Stansted residents complete 24-hour charity trek across Essex countryside

WHILE most people dug out their sunglasses, cracked open a cold beer and threw some food on the barbecue during last weekend’s mini-heatwave, spare a thought for a group of hikers who took on a more laborious challenge.

Walking for 24 hours straight in temperatures of up to 27�C to complete a 100km trek may sound like madness to some.

But the method behind it was a particularly poignant one for six Stansted residents who left their indelible footprint on Uttlesford’s countryside.

As charity escapades come, this was certainly no walk in the park. Just ask Simon Clifford.

The 49-year-old, who completed the amazing feat alongside five other pals to raise money for J’s Hospice and MacMillan Cancer Support, told the Reporter it was a challenge he was not sure he wanted to repeat.

“We could not have picked a worse day for it with the heat,” he said. “It was an incredibly tough experience and one I will not forget in a hurry because we all felt pretty rough at the finish line.

“There are no words to adequately describe what we went through – gruelling does not even come close.

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“But the pain we felt and the hours of suffering we experienced are nothing compared to the weeks and years that people going through cancer and life-limiting diseases endure, so it was quite emotional.”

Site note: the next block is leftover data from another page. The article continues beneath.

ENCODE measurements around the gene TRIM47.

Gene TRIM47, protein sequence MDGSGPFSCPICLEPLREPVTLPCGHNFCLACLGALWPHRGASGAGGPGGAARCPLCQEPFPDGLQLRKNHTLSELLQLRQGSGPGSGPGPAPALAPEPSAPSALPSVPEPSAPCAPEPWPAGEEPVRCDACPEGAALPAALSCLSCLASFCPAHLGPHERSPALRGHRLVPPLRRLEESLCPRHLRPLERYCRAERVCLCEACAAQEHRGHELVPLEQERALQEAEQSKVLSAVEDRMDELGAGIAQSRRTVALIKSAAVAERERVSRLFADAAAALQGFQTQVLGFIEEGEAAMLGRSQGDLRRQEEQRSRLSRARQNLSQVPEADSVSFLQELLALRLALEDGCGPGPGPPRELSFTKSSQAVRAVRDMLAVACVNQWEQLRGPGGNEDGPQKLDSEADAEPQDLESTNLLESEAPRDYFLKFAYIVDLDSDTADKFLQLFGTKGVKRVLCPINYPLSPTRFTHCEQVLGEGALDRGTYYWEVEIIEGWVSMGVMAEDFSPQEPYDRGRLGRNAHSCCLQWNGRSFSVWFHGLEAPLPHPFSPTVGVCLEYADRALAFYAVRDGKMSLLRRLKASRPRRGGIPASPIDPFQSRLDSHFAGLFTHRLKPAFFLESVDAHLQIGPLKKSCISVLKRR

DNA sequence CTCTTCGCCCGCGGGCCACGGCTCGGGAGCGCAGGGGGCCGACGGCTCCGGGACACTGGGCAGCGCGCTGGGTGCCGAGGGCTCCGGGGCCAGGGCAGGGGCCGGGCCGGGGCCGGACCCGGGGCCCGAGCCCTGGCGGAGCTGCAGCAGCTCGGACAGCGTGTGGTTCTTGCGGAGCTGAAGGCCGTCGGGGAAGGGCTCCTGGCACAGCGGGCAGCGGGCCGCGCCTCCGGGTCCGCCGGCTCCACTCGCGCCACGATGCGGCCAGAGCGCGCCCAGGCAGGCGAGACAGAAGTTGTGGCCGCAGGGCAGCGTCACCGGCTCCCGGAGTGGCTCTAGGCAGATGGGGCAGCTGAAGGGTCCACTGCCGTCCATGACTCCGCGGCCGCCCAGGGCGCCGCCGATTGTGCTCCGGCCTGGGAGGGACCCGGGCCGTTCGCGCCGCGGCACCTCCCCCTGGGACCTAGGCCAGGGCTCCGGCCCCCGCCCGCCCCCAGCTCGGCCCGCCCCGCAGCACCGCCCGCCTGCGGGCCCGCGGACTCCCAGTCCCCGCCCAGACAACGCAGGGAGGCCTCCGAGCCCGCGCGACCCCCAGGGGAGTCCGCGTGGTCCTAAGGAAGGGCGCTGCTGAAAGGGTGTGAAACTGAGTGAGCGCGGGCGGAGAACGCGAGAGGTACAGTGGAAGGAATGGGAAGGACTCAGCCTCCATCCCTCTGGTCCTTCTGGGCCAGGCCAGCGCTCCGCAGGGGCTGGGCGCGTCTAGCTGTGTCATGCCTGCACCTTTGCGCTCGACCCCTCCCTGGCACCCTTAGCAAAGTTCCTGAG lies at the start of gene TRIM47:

Mr Clifford was joined by Shelley Beattie, 45, and her husband John, 48, Natalie and Jack Bowie, 30 and 33 respectively, and Jon Tann, 33.

There was also praised for 14-year-old James Beattie, who completed the first 28km, slept overnight at ‘base camp’, and then re-joined the group for the final 22km after spending the day at school.

His 50km effort was hailed as “absolutely extraordinary” by Mr Clifford.

The group set off from their favourite haunt, The Cock pub in Stansted, at about 6pm last Friday evening.

They hiked through the village to Elsenham, Ugley, Rickling, Manuden and Farnham, before looping round Upwick Green, Farnham Green, Stansted Airport, Takeley, Dunmow, Braintree and back again.

It took them 23 hours 35 minutes in total and they returned to The Cock at 5.40pm to rapturous applause.

“Everyone was clapping and cheering when we arrived back in the pub that evening,” Mr Clifford said.

“There was a real community feel about the whole effort and all the donations we have received show just how much people care.”

So far almost �6,000 has been raised for the two charities, but Mr Clifford is hoping that could rise to �7,000 with the backing of Reporter readers and donations from those in the local community.

To get behind the group’s fund-raising efforts, visit